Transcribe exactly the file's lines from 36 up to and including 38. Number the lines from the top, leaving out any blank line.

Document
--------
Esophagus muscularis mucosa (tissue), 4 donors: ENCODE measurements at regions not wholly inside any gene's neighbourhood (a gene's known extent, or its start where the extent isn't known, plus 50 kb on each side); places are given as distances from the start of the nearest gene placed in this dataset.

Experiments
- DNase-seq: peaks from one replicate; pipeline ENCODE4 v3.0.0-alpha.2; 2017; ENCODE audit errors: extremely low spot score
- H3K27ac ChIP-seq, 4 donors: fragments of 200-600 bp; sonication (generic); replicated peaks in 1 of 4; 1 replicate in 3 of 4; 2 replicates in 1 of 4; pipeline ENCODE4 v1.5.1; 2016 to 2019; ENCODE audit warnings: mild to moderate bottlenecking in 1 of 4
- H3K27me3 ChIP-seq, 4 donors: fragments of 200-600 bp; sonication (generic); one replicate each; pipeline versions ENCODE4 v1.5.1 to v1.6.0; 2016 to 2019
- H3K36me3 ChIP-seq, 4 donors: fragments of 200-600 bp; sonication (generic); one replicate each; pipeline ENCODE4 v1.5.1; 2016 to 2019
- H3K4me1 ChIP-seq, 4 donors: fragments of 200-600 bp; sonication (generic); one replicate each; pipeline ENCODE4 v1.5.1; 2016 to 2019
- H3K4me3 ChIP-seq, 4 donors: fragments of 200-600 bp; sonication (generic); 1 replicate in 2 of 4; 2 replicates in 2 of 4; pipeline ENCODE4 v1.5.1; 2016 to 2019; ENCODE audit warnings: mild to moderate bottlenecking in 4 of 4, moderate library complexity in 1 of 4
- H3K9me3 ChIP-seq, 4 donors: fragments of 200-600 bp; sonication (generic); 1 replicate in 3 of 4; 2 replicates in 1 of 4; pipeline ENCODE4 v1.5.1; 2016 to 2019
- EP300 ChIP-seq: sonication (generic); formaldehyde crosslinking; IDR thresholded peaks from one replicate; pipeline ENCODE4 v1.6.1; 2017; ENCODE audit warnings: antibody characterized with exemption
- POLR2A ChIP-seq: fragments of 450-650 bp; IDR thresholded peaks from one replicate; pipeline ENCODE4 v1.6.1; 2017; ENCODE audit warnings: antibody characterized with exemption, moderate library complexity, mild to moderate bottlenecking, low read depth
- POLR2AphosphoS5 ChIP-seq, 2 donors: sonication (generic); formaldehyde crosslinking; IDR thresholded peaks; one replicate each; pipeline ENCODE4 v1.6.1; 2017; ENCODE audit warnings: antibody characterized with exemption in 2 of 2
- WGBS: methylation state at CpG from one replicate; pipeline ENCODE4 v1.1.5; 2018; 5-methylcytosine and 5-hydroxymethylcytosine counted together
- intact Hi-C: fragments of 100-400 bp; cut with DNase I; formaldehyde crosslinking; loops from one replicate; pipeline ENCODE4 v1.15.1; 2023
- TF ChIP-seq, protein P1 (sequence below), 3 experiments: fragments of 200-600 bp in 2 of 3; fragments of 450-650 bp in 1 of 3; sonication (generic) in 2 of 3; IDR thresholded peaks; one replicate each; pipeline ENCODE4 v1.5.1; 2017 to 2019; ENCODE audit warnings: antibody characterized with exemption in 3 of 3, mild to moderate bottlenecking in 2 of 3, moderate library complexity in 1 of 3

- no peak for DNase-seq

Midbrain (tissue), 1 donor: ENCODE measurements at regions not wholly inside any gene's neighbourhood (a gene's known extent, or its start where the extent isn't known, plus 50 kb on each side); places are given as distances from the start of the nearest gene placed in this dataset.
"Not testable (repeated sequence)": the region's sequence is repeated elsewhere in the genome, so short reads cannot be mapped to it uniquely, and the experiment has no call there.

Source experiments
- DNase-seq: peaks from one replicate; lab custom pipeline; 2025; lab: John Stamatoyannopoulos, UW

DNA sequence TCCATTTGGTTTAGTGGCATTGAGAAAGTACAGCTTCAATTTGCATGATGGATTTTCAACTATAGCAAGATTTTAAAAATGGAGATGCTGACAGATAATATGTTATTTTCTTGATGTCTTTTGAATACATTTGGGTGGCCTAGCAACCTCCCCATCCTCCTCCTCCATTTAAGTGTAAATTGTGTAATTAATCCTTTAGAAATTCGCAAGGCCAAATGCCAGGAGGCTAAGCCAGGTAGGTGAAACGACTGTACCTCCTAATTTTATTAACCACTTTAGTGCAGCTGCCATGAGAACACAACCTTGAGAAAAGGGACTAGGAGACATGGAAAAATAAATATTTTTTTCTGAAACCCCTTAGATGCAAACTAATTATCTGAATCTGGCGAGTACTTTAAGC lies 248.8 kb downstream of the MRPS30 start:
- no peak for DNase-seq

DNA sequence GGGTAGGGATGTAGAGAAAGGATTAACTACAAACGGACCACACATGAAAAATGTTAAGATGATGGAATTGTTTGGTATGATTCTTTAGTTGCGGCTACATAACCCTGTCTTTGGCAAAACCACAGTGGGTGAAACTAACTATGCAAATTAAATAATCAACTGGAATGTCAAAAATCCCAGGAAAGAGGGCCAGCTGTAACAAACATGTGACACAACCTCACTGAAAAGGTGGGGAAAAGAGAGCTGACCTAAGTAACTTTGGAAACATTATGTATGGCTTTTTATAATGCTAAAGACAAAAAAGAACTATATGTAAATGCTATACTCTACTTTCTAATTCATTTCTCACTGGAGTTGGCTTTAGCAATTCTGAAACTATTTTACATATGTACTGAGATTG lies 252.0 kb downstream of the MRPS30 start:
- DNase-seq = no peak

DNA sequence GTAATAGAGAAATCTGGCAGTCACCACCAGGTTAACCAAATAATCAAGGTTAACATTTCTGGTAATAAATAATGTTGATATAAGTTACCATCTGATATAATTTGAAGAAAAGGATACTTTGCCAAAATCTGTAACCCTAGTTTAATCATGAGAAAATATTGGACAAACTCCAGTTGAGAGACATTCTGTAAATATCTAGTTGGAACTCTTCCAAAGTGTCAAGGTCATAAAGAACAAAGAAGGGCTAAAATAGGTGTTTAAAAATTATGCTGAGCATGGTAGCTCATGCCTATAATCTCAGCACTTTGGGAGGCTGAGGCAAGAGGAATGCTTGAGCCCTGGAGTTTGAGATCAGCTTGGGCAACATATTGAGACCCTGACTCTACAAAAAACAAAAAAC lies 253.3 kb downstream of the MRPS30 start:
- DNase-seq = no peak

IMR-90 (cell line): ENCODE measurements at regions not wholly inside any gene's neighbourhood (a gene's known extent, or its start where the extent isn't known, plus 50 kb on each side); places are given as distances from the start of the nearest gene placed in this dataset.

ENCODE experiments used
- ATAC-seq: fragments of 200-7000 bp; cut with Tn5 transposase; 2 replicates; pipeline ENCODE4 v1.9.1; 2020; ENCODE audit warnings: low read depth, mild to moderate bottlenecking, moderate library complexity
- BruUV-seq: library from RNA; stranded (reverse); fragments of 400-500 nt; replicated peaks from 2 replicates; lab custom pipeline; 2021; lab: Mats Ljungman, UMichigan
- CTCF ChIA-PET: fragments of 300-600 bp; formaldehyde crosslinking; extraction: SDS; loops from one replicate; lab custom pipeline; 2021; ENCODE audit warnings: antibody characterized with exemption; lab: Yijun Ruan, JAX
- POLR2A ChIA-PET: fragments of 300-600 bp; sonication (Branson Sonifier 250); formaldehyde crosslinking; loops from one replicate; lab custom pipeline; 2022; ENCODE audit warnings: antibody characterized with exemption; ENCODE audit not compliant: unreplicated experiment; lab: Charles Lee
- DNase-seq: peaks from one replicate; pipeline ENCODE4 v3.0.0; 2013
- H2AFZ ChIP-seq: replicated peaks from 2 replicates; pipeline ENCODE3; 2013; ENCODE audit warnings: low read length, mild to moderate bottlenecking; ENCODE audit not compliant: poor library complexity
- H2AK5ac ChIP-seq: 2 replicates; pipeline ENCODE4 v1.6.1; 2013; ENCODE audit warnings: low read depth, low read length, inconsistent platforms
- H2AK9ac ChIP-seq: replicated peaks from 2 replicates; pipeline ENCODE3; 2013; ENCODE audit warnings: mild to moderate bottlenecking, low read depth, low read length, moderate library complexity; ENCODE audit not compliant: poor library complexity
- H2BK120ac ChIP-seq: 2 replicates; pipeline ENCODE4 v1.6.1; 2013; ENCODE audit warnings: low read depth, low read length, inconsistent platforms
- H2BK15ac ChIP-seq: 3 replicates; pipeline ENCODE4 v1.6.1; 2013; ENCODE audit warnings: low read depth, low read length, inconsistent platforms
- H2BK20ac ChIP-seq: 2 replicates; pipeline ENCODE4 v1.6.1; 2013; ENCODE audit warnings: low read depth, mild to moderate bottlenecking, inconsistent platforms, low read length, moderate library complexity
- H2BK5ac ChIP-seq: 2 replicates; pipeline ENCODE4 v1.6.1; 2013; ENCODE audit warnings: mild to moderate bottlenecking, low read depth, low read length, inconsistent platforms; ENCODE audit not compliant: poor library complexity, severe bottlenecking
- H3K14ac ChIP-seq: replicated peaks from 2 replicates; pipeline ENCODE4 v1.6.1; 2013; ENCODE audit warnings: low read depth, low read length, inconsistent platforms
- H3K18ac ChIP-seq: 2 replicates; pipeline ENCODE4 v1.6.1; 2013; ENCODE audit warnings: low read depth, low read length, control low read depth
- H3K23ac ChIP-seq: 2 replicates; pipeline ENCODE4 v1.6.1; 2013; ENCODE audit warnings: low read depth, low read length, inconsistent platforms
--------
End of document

- H2AK9ac ChIP-seq: replicated peaks from 2 replicates; pipeline ENCODE3; 2013; ENCODE audit warnings: mild to moderate bottlenecking, low read depth, low read length, moderate library complexity; ENCODE audit not compliant: poor library complexity
- H2BK120ac ChIP-seq: 2 replicates; pipeline ENCODE4 v1.6.1; 2013; ENCODE audit warnings: low read depth, low read length, inconsistent platforms
- H2BK15ac ChIP-seq: 3 replicates; pipeline ENCODE4 v1.6.1; 2013; ENCODE audit warnings: low read depth, low read length, inconsistent platforms